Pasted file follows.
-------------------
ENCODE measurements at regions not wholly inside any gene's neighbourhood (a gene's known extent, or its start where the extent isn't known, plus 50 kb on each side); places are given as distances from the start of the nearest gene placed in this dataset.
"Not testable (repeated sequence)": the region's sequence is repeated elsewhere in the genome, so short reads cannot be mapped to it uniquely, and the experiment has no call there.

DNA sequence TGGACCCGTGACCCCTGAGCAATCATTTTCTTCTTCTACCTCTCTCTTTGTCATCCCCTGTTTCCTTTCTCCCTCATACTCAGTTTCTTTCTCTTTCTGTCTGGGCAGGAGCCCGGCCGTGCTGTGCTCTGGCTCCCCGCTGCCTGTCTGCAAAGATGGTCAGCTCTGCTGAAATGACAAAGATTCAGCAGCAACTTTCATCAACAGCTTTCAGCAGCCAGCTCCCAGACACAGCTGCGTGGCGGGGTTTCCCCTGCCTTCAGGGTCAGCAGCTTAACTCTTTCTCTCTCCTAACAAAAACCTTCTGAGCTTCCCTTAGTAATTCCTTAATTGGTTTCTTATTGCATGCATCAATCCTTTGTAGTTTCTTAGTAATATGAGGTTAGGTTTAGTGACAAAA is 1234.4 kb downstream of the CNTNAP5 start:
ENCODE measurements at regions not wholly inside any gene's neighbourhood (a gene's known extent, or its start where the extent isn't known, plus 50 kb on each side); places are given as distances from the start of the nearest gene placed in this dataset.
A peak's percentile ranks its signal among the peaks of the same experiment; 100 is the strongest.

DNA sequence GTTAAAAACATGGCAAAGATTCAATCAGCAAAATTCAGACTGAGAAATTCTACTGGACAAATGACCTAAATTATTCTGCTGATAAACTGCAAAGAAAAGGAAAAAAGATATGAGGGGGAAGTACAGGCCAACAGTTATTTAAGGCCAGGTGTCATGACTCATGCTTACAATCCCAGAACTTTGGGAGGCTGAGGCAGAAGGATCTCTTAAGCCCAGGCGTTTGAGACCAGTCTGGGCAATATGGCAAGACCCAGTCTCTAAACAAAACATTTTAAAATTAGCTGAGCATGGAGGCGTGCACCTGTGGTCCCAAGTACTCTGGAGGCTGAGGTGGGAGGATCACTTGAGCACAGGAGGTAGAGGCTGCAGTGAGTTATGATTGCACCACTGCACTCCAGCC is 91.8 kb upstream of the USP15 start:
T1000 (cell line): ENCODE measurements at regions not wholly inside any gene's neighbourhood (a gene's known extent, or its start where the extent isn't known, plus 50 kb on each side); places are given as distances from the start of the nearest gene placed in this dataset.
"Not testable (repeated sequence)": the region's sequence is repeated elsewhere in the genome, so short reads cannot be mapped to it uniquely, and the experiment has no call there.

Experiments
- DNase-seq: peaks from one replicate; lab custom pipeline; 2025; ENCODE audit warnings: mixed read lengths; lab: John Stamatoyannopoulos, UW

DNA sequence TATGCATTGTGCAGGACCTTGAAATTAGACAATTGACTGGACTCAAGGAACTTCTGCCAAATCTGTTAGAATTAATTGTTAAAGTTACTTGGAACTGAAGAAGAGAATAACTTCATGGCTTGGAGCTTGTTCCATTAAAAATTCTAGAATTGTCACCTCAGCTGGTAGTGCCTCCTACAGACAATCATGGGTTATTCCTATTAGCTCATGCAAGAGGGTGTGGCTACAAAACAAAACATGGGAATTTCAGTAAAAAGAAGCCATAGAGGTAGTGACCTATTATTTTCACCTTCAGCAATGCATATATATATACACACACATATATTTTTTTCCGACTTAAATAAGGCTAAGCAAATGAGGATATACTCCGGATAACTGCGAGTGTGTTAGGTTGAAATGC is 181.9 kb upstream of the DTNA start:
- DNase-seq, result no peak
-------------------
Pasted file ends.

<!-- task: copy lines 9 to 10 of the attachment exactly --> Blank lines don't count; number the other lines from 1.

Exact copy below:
Experiments
- DNase-seq: peaks from one replicate; lab custom pipeline; 2025; ENCODE audit warnings: mixed read lengths; lab: John Stamatoyannopoulos, UW